Jacob Heilbrunn reacts to the end of the “three amigos” of McCain, Graham, and Lieberman with the retirement of the latter:

But are McCain and Graham about to suffer a loss of prestige? According to the Times, what is at stake may be as much about GOP foreign policy as it is about bipartisanship. At a moment when the GOP has become increasingly isolated as President Obama pursues a more cautious course abroad–no intervention in Syria, withdrawal from Afghanistan–Lieberman’s retirement could pull out a vital neoconservative strut

I think all of this gives Lieberman too much credit or blame for the malign influence that McCain and Graham have on the foreign policy debate. McCain wasn’t lavished with media attention in the past because he worked alongside Lieberman. He and Graham continue to be taken far too seriously on foreign policy even when they aren’t teaming up with Lieberman on a particular issue. McCain has long been a media favorite, and even when journalists no longer like McCain they can’t stop paying attention to him. He was treated with great deference on foreign policy questions before the formation of the familiar trio. On many major foreign policy issues, Lieberman has been in a sort of exile from his former party for years since he lost his primary race in 2006 and ran as an independent. He doesn’t really provide McCain and Graham with political cover or a “veneer of bipartisanship.” It’s more that they have taken him in after he was disowned by a large number of Democrats.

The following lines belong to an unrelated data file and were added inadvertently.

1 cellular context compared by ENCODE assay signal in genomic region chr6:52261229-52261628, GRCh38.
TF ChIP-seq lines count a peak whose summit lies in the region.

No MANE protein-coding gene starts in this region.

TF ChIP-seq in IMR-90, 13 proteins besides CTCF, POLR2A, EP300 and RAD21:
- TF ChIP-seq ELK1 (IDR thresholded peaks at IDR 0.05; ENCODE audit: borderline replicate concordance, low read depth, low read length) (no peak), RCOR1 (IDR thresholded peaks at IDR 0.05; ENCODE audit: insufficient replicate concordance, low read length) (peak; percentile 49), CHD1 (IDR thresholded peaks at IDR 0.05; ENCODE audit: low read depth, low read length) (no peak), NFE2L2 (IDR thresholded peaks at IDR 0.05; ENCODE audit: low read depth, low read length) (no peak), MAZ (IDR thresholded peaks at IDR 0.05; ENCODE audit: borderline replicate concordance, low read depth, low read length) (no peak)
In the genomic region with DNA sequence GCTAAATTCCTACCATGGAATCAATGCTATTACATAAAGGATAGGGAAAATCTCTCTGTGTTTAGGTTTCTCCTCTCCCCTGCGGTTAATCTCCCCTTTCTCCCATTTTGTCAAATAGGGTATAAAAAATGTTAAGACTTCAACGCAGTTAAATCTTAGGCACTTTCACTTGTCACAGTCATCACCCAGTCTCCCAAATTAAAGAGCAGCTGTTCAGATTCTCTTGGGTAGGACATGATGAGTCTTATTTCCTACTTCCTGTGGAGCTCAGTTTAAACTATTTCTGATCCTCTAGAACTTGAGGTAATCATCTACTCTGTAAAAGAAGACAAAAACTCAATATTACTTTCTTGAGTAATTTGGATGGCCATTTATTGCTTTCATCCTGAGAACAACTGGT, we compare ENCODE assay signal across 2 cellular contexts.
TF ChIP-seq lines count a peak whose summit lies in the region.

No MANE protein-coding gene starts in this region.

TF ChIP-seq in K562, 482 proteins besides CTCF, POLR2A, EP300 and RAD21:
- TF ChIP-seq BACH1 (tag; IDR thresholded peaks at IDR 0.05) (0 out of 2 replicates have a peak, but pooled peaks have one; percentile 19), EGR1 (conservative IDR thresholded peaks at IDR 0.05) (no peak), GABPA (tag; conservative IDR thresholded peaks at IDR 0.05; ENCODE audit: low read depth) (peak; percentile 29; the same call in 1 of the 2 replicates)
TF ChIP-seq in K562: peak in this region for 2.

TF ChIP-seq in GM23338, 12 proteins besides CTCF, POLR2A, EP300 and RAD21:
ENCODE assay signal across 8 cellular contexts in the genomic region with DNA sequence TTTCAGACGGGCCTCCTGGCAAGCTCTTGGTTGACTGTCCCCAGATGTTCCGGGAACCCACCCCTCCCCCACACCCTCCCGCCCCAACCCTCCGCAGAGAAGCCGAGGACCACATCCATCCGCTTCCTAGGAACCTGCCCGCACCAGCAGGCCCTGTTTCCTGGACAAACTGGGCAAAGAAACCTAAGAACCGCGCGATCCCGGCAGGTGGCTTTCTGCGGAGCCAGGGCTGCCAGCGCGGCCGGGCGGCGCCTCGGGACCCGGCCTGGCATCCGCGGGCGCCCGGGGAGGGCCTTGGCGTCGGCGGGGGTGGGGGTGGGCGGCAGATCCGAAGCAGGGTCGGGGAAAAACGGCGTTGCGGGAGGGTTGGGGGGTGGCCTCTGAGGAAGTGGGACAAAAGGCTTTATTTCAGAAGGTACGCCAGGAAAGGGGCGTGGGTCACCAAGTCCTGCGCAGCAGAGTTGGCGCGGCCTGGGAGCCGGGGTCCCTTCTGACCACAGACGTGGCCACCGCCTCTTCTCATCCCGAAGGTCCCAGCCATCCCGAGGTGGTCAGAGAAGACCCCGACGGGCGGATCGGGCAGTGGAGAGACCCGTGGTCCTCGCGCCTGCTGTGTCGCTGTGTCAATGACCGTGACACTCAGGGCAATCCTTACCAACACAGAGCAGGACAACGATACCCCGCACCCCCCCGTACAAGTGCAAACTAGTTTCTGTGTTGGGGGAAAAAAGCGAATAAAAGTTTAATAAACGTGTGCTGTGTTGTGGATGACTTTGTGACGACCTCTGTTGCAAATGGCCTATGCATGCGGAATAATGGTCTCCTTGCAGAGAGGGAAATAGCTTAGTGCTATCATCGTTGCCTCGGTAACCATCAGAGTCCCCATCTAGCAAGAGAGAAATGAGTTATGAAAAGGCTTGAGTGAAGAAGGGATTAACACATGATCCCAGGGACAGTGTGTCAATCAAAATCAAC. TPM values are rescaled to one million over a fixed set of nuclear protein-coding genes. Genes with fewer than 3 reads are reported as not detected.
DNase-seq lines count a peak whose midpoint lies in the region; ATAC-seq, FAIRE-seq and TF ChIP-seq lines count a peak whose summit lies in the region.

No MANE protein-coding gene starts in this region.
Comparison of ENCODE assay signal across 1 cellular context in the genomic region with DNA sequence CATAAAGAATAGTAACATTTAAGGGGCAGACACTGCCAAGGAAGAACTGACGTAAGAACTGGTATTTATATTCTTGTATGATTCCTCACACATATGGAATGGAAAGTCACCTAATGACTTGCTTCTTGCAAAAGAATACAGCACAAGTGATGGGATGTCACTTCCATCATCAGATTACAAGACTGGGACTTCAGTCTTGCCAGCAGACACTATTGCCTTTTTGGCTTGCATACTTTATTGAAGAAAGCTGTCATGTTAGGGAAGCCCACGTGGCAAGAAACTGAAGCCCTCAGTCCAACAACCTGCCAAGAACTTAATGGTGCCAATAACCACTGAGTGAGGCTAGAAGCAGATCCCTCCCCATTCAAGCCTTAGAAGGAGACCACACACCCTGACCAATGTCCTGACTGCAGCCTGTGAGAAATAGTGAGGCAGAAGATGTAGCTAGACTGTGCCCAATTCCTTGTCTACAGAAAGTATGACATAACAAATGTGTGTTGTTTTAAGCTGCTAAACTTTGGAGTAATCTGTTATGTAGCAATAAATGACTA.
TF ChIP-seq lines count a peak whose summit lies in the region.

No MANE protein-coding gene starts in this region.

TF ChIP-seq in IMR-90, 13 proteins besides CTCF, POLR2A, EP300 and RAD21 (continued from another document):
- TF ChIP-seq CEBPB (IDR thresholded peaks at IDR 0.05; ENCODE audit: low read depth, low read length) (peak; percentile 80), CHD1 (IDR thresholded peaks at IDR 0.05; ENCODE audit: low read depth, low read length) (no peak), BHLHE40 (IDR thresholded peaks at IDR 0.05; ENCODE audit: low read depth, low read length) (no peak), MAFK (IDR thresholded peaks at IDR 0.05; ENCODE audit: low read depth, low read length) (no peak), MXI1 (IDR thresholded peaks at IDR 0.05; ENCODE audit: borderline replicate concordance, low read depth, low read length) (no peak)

We should also bear in mind that there are other new members of the Senate that have been encouraged to act as Lieberman replacements now that he is departing. On Benghazi-related matters, it appears that Sen. Ayotte is filling the void for the moment, but on other issues Marco Rubio is the most obvious and likely candidate to take Lieberman’s place as a regular ally of the other two interventionists. It would be good news indeed if Lieberman’s departure from the Senate had additional positive effects on the quality of Republican foreign policy thinking, but there seem to be only too many new Republican Senators eager to pick up where he left off.